Many of us spend more time outside during the summer camping, hiking or fishing. With less time indoors, it’s easy to forget about food safety and to rely more on convenience items we’re usually trying to limit. Check out the 5 strategies below to stay healthier this summer and to prevent those quick and easy treats from becoming the norm.
1. Plan ahead
If eating well throughout the summer is a priority, keep in mind that a goal without a plan is just a wish. Set a few minutes aside to plan meals and snacks for the weekend. Make a grocery list based on the ingredients needed, and then dedicate time to get that shopping done as well. In this weather, planning ahead also involves keeping food safety in mind. Germs on food reach unsafe levels fast in the “temperature danger zone,” which is between 5-60°C. Refrigerated foods need to be kept below 5°C and should not be in the danger zone for over 2 hours. This means storing food quickly after buying it and not leaving it outside or in a hot vehicle. Pack food in a cooler with ice packs when bringing food to camp, and double-check the temperature if there isn’t much ice. When it comes to thawing frozen food, there are 3 safe options:
- Use a microwave (then fully cook it right away),
- Let it sit in a fridge or cooler, or
- Place it in cold water and change the water every 30 minutes.
Do not defrost at room temperature; bacteria can grow on the surface of the item while the inside is still thawing. Any foods left out for over 4 hours total should be thrown out.
2. Keep in mind how often you BBQ
Many of us love the taste of barbecued meals and associate them with good times like sunny summer days. However, barbecued meat may increase the risk of cancer. When animal fat drips onto flames causing flare-ups, harmful chemicals are formed on the food. We can reduce our risk by:
- Eating less barbecued meat,
- Removing charred or burned parts of meat,
- Marinating meat before it is barbecued, or
- Serving the meat with veggies.
3. Tweak the protein
Many different types of meat and alternatives work well on the BBQ. Try steering away from red and processed meats, and experiment with healthier sources of protein. How about Mediterranean shish kabobs, cedar-plank salmon or turkey burgers on whole wheat buns? Start with a portion of protein that’s roughly the size of a deck of cards. This will help save space on your plate for the rest of Canada’s Food Guide – think whole grains, fruit and vegetables.
4. Optimize the sides
Store-bought sides are often high in salt and can contain large amounts of sugar or harmful fats as well. Homemade sides allow us to control what’s being added as ingredients. Grilled marinated veggies, in-season corn on the cob or a fresh Greek salad can add excitement to meals. Experiment with salad toppers or different salad dressings to find new family favourites. Including more than one vegetable at meals makes it easier to fill half our plate with veggies like Canada’s Food Guide suggests, without getting bored of the flavor.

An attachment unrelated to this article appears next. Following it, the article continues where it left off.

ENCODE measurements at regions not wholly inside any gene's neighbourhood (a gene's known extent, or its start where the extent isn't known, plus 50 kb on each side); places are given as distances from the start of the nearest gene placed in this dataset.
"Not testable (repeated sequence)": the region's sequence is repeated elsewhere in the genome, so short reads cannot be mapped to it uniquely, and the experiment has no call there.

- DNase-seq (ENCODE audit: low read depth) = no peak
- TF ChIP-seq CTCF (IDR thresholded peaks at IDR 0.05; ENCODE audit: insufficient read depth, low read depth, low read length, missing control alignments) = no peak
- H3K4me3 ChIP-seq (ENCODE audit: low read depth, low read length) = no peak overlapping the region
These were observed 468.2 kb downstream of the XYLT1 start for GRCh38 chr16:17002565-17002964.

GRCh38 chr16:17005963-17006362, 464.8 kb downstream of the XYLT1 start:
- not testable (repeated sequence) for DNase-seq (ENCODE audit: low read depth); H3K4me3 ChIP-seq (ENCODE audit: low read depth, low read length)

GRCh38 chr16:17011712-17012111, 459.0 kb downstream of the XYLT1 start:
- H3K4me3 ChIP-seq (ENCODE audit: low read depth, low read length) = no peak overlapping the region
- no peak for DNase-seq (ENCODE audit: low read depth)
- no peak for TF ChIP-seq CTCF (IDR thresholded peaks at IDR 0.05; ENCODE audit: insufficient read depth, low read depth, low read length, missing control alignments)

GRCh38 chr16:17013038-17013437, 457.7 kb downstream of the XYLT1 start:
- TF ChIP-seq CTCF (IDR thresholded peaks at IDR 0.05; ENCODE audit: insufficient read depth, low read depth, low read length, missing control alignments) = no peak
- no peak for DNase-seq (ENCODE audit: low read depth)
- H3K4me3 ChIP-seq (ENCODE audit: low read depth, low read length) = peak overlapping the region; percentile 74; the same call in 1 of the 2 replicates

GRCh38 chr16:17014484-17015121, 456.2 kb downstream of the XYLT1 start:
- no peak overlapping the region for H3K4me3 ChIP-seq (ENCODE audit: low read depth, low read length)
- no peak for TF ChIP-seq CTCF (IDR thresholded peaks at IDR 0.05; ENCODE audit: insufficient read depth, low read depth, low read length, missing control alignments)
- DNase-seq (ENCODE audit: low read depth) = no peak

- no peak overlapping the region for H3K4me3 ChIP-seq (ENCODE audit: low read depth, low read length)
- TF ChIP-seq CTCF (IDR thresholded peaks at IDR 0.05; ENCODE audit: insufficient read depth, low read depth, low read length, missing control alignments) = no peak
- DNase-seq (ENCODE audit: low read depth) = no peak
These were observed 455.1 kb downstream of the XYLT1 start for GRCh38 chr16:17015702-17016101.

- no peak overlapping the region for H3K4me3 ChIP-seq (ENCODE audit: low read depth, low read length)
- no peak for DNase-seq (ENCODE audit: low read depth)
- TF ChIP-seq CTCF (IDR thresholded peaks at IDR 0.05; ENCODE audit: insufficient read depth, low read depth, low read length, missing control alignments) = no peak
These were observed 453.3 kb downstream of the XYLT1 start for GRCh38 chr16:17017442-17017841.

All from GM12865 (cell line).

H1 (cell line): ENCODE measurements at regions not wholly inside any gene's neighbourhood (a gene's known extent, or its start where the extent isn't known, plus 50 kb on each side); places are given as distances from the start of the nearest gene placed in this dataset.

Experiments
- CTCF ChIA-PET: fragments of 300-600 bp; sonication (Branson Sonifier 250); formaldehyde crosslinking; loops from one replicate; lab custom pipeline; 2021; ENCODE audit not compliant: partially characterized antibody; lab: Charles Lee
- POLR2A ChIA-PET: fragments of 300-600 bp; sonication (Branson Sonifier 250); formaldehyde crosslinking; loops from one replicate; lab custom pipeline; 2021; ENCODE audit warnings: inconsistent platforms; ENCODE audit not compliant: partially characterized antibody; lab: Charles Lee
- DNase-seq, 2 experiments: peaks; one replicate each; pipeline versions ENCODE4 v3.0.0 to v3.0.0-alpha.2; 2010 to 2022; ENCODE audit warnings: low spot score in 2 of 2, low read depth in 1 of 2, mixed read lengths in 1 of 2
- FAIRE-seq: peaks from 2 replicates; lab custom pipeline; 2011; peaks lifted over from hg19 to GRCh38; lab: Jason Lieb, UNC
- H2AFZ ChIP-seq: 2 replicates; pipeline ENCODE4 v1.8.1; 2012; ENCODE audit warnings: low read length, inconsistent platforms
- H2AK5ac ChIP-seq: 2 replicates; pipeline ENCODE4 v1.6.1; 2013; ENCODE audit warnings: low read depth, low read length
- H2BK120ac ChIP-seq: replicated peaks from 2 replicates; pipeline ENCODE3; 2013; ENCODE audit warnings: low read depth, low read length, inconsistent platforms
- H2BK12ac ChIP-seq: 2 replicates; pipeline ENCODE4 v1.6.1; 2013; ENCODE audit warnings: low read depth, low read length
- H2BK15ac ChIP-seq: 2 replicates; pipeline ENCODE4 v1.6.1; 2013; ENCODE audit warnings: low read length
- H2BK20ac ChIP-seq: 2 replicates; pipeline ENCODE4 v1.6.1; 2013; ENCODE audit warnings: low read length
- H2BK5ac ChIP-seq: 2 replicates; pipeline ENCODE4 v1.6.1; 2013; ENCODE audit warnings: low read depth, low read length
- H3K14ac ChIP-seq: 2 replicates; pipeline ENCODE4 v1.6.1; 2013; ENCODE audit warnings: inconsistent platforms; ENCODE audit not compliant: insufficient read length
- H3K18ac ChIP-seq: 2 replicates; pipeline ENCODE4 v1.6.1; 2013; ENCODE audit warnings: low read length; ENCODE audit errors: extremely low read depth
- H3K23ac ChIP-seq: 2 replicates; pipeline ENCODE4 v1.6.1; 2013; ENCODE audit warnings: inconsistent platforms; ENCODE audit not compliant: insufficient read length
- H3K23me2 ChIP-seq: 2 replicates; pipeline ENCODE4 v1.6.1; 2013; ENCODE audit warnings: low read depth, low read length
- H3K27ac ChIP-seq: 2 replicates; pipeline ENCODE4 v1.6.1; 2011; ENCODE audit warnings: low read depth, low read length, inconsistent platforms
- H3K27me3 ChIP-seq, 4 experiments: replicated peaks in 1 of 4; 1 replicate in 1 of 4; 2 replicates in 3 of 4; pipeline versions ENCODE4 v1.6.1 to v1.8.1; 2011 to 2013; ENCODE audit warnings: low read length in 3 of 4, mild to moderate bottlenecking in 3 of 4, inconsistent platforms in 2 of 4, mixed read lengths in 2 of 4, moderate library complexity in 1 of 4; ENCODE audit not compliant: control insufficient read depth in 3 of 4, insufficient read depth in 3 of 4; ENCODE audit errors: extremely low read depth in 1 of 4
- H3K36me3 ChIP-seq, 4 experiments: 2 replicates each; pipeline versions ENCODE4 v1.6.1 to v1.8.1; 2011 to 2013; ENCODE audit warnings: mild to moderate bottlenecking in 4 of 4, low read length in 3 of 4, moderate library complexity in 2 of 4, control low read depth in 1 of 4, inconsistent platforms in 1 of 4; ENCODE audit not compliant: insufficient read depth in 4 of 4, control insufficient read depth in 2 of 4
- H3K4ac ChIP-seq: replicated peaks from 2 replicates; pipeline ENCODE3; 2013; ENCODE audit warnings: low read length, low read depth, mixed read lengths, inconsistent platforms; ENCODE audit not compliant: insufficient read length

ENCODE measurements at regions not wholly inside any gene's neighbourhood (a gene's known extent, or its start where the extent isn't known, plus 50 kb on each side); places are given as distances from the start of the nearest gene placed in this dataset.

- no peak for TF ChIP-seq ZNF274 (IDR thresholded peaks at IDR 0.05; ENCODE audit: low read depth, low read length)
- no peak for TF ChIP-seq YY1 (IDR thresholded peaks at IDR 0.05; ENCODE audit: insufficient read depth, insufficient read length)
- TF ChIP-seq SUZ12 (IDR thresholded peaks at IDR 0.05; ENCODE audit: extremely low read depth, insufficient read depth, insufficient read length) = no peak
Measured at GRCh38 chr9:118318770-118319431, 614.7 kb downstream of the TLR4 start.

5. Bring healthier “extras”
While all foods can fit in a healthy diet, it’s a good idea to consider how often treats are occurring. If the summer routine includes bags of chips and sugary drinks every day off, it might be time to rethink some of the “extras.” Since we’re more likely to eat what we buy and what’s easily accessible around us, consider making the easy choice a more nutritious choice. Put out a precut veggie tray with dip in the afternoon, and dedicate treats for a special evening rather than every night. Some easy swaps to chips include bags of Harvest Snaps or Skinnypop popcorn, which are both drastically lower in salt and unhealthy fats, and higher in fibre. These are available locally, but other flavors like White Cheddar are available online or in the city. When it comes to fluids, it’s important to stay hydrated with water. For something special, sugar-free juice powders such as Crystal Light Fibre can easily be packed with bottles of water and can also be used as a mix for alcohol (if consuming). This can reduce sugar intake by up to 43 grams (roughly 11 teaspoons) per drink compared to a can of pop.
Planning ahead and considering these tips can boost the appeal, safety and nutritional value of what’s brought to the next weekend getaway. For your next outing, think about if there are any changes that can be made to keep you feeling your best.
Michelle Stevens, Registered Dietitian